As the United Kingdom suffers the coldest and most ridiculous weather conditions a March springtime has ever seen, many of us are jetting off to sunnier countries both near and far. The need to indulge in great food, expensive (…and cheap) wine and catch even the most limited of sun rays is increasing, and I was lucky enough to catch a BA flight into Bar-the-lona the day after all my essays were handed in (winning). For organisation-lovers such as me who detest making a journey without at least mediocre understanding of the logistics and attractions of a country, I will hopefully shed some light on this vibrant city.
Without a doubt the most important aspect to consider in a trip to Barcelona is how you plan on moving about the city. Regardless of whether your hotel is near the marina, the Gothic quarter or Las Ramblas, you will inevitably want to visit sights out of your vicinity. We visited the Tourist Information Centre at the airport, and purchased a 4-day travel ticket for only €25. Comparing this to the overpriced tourist trap ‘hop-on, hop-off’ buses which charged almost this for 2-days, and only around the main tourist routes, this is definitely the best option in terms of efficiency and price. The metro and bus system is reliable and they come frequently. The only thing bad about this deal is that night buses are not included, but even then, it is only €2 for a single trip.
Espanya – If taking the Number 46 bus from the airport into the centre, you will most likely get off here for the metro. There is a large monument in the centre of a roundabout which is hard to miss, and it is host to the Museu Nacional d’Art de Catalunya (MNAC) and the Magic Fountain of Montjuïc.
Catalunya – This station is situated underneath the city’s central square. For an immense Apple Store, Hard Rock Café, El Corte Inglés shopping mall and the northern end of Las Ramblas, get off here. As a side note, the northern end is the less ‘seedy’ part, with the condition of the boulevard becoming more dodgy as you make your way towards the cruise port.
Passeig de Grácia – One of the most expensive streets in Spain, this strip is host to several architectural sites as well as designer shops (oh, and a McCafe…) For La Perdera, Casa Batlló and much more, visit Passeig de Grácia.
We stayed in the H10 Marina Hotel, which came in a BA flight deal. Out of the way of the centre, the nearest metro station (Bogotel) was a mere minutes walk away. Though not situated in the most ‘happening’ of areas, the hotel was a ten minute walk to the beach, and no more than fifteen minutes tube or bus ride from the either Catalunya or Las Ramblas. There are plenty of cheap hostels in the centre which is great for inter-railers, or the more acclaimed W Hotel near the harbour and Hotel Majestic along the Passeig de Grácia if you want to splash out.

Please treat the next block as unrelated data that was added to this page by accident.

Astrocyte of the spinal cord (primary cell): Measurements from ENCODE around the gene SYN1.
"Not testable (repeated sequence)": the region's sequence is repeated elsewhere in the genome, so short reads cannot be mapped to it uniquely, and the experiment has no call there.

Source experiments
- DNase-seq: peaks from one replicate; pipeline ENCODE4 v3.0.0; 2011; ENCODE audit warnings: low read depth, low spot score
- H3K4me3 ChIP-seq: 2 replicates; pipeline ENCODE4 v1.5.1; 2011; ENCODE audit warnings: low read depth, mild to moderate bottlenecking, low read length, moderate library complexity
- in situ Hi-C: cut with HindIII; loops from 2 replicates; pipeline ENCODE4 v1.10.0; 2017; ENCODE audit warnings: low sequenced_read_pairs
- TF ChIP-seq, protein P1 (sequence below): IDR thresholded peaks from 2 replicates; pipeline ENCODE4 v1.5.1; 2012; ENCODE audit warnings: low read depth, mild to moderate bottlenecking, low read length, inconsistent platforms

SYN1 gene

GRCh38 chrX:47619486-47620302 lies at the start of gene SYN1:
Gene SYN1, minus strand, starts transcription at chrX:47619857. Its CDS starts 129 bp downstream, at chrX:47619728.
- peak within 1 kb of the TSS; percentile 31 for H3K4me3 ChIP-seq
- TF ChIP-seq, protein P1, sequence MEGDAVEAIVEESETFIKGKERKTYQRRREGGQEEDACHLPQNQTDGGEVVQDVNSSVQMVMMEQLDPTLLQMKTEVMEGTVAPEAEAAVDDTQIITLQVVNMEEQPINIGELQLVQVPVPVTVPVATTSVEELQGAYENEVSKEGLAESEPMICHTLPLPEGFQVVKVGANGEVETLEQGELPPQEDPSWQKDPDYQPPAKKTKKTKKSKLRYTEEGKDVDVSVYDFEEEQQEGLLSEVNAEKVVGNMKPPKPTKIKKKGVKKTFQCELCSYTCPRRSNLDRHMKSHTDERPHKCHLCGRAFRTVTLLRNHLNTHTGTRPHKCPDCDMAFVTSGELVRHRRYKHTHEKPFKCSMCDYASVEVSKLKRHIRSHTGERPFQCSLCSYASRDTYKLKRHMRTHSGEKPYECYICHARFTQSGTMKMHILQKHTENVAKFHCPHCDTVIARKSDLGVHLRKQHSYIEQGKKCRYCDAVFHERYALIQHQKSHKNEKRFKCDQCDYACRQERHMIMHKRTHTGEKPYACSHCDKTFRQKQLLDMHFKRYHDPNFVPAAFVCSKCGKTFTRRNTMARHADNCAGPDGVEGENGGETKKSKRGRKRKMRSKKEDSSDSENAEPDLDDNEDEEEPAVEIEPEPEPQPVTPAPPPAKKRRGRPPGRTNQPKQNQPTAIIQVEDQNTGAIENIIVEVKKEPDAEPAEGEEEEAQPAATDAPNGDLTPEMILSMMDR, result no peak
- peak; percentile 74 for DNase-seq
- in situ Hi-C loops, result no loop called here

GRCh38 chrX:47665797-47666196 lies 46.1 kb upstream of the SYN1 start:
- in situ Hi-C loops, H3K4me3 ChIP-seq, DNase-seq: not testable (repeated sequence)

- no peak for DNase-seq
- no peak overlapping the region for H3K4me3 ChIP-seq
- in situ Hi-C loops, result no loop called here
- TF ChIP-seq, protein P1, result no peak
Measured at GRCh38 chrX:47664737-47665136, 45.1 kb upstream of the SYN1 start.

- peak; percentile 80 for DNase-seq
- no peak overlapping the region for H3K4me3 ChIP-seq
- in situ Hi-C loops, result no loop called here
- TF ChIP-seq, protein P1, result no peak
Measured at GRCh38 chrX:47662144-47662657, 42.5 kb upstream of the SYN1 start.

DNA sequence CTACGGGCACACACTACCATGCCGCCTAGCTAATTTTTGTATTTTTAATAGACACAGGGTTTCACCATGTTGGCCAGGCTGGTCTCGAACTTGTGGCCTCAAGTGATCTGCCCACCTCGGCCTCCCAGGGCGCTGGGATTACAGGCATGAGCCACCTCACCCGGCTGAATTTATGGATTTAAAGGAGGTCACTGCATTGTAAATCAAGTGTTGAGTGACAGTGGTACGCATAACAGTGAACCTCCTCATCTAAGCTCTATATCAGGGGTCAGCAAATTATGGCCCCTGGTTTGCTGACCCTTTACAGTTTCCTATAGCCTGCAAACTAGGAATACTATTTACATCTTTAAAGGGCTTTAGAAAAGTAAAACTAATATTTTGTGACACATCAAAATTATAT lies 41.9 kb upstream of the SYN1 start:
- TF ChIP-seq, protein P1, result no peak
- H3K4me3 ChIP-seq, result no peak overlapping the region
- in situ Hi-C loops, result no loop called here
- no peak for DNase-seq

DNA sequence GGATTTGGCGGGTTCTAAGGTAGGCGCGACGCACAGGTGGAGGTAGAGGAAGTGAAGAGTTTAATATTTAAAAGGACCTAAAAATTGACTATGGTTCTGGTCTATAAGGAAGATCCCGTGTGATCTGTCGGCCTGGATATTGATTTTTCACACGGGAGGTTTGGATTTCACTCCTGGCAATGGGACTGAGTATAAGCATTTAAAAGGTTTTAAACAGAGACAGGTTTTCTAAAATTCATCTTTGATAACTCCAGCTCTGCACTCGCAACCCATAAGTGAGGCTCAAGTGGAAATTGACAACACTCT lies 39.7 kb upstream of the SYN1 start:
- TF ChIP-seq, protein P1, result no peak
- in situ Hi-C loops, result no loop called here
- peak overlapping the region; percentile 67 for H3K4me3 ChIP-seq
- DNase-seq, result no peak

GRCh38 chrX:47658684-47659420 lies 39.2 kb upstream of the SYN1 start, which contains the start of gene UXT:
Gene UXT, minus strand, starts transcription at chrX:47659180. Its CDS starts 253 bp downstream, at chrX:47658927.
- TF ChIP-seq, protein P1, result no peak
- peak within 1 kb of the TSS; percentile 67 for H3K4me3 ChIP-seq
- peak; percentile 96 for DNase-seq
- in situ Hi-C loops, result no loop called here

Food and Drink
On holiday, it essential to inhale as much food and drink as possible. We ate breakfast at delightful cafes of the morning, in order to save € for the rest of our gorging. Lunch of Day One was spent in a restaurant on side of the beach furthest away from Las Ramblas, in which we were given so much free bread, olives and chips that our main meal was barely needed. Another awesome place to eat is located near Barceloneta metro, called Kiosko Burger. If you’re into huge burgers filled with pretty much anything, in a nifty setting, this is a great lunch if you’re on a budget but want a sit down meal. On two days we simply had to visit Gelaati, a mentally good ice cream shop not far from Las Ramblas, where you can get things from Biscotti to Coffee to Lemon ice cream in a variety of sizes. The people who run it give really good service, and let us try a few of the flavours before deciding what we wanted.
I urge everyone to visit La Plaza Reial for at least one dining experience. Tucked away in the Gothic quarter, next to Las Ramblas, the square is host to numerous restaurants, bars and nightclubs. We visited Italian restaurant Rossini on our first night, and we were taken downstairs and seated behind a piano player. Not only was the food tasty and the wine light, but we had our very own performance for the evening which was awesome. Les Quinze Nits was our next dinner stop in the square, which seemed to consistently have a queue outside. The menu was cheap and the food still good quality, so no wonder it was so popular.
La Sagrada Familia is an absolute must. Even if you’re not religious, or you don’t imagine you would feel that bowled over by the masterpiece, it is really worth it. If you book online in advance, you can skip the queues and head straight for the box office, where you can pick up the audio guides. It takes just over an hour to walk round, but many people spend longer as it is a place of worship.
La Perdera / Casa Milà is featured in the awesome film Vicky Cristina Barcelona, which is what admittedly sparked my interest. You can book online again, and though not as remarkable as La Sagrada Familia, it is the sort of place you would kill to live in.
The Montjuic Cable Car can be reached by taking the metro to Parallel, then the funicular mountain train up the hill, where you can either walk to the top or take the cable car. Once at the top, you can visit the Castle of Montjuïc for free, which boasts beautiful views and a big ol’ cannon.